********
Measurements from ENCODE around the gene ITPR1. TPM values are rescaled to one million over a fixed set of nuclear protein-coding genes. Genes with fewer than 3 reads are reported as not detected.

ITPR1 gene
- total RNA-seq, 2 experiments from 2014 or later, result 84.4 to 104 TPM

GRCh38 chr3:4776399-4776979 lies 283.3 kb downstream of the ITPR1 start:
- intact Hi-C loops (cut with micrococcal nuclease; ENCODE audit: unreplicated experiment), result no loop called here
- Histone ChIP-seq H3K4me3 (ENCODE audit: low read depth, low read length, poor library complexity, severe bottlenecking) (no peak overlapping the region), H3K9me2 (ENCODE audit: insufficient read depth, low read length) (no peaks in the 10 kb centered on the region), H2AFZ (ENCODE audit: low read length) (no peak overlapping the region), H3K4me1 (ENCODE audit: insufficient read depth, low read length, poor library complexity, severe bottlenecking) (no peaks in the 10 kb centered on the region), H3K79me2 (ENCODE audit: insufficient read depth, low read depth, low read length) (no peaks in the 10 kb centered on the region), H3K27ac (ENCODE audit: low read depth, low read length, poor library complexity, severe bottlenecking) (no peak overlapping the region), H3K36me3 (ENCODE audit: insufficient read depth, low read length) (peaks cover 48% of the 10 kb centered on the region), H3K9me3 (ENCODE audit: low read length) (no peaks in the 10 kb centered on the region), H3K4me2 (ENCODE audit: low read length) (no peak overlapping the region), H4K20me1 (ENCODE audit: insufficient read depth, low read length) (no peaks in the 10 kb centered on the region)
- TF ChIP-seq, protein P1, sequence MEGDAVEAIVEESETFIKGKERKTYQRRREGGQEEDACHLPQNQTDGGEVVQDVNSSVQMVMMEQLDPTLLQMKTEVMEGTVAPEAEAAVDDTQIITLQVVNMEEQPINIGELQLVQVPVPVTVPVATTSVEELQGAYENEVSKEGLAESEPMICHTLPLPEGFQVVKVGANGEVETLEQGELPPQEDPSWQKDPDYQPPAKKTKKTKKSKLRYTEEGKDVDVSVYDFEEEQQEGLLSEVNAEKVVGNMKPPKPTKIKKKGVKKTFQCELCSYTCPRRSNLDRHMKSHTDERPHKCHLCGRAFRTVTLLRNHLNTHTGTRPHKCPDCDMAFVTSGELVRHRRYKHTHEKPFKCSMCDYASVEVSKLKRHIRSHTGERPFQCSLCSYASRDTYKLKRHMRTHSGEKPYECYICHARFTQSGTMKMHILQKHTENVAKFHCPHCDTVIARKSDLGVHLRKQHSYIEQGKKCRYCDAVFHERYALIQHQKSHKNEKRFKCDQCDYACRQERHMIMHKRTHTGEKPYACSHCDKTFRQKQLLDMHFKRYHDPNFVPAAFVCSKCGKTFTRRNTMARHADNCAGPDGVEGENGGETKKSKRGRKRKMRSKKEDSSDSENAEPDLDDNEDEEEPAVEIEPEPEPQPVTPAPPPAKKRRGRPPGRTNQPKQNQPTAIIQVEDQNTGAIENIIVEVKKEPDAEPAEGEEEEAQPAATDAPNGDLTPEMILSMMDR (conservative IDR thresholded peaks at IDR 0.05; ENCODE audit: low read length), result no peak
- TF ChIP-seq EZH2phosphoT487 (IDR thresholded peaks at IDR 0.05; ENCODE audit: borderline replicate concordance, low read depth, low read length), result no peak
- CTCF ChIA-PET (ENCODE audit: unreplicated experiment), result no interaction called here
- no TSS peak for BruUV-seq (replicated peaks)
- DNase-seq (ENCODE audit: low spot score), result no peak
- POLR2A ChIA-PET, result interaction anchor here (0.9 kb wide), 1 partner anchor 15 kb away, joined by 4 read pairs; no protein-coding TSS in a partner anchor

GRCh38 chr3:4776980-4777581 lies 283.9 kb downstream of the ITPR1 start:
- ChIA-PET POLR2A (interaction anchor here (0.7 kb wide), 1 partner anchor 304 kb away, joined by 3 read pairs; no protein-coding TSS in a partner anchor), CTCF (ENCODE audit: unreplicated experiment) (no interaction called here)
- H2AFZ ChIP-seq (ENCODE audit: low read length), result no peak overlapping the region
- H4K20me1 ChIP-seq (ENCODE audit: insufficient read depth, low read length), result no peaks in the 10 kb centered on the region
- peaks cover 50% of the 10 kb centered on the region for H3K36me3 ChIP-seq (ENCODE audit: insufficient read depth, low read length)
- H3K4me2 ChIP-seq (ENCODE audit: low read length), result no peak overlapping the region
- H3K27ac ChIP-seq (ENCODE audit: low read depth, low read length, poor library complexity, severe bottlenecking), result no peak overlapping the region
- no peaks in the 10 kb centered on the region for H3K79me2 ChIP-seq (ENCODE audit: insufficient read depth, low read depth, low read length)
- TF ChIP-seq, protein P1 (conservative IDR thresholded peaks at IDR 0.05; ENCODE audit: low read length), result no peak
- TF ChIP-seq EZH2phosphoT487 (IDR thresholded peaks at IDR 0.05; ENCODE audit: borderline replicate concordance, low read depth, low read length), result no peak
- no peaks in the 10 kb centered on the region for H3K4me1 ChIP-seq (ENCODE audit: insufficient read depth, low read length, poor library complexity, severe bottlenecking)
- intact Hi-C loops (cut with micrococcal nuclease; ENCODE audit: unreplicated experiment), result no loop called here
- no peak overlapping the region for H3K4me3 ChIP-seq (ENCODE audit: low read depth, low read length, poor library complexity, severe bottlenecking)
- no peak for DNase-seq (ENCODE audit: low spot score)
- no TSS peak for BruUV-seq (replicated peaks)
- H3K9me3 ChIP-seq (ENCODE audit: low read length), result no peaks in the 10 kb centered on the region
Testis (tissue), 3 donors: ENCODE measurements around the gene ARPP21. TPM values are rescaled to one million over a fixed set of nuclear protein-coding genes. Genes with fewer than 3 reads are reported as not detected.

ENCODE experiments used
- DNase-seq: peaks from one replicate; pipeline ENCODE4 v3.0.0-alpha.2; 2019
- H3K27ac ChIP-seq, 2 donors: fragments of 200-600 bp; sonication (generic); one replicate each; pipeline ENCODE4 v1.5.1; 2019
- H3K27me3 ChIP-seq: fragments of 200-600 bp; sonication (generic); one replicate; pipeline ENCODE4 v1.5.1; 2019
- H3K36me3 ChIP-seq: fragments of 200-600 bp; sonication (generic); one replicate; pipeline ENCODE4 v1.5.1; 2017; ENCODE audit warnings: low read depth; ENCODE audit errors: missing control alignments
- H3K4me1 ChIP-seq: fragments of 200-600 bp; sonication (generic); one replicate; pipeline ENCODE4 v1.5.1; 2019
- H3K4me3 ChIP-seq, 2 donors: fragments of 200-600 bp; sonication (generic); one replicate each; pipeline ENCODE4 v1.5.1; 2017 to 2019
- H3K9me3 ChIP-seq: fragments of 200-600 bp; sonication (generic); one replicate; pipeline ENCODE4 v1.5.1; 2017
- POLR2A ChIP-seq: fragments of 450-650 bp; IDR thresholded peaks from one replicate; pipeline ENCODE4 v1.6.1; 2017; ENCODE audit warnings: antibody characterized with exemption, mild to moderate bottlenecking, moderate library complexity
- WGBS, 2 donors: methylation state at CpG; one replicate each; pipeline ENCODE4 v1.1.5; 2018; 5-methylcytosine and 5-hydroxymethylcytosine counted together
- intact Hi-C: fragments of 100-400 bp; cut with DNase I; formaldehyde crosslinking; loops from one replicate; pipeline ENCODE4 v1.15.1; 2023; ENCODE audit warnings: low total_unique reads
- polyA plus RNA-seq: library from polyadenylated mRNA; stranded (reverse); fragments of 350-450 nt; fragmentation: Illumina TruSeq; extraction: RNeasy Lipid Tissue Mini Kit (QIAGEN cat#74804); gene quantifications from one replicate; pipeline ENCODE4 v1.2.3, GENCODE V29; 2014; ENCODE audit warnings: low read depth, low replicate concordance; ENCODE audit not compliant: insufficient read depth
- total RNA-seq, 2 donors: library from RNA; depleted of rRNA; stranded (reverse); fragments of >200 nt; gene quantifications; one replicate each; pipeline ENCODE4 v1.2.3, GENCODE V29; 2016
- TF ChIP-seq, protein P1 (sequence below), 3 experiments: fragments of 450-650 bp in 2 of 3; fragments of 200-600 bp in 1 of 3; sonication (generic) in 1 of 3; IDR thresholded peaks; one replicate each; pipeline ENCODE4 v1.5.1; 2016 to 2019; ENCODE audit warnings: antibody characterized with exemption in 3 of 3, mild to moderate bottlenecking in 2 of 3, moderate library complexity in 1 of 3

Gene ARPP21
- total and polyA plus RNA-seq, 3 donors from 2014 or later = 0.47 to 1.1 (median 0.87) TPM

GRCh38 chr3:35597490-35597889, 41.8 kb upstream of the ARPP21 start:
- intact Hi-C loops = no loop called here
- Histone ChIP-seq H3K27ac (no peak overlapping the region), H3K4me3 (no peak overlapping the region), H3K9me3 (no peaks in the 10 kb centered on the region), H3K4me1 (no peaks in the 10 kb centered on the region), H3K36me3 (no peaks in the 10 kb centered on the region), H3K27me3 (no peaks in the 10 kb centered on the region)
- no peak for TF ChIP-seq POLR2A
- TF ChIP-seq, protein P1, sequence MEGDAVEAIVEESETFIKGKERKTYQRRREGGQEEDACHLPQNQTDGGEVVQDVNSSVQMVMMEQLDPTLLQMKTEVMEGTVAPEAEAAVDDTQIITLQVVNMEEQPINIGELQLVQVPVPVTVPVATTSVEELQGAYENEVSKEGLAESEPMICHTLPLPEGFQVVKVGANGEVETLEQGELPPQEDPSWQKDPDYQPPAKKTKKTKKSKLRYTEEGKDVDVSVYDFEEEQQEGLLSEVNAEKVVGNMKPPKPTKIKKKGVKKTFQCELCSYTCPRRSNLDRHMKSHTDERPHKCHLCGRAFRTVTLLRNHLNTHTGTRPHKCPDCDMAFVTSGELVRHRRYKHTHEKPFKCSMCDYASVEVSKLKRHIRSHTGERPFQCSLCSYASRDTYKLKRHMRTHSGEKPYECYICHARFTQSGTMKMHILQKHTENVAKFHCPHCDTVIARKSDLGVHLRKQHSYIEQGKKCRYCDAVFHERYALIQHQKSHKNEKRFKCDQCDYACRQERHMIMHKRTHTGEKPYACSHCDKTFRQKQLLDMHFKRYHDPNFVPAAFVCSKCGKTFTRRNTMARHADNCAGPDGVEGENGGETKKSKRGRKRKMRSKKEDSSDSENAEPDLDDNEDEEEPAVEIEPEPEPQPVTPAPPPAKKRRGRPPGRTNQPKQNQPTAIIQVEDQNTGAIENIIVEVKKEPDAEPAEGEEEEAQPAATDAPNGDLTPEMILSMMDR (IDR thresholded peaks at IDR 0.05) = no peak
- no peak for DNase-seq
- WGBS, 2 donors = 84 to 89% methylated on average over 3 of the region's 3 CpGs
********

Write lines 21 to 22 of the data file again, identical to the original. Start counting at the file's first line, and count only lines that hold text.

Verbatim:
- TF ChIP-seq, protein P1 (conservative IDR thresholded peaks at IDR 0.05; ENCODE audit: low read length), result no peak
- TF ChIP-seq EZH2phosphoT487 (IDR thresholded peaks at IDR 0.05; ENCODE audit: borderline replicate concordance, low read depth, low read length), result no peak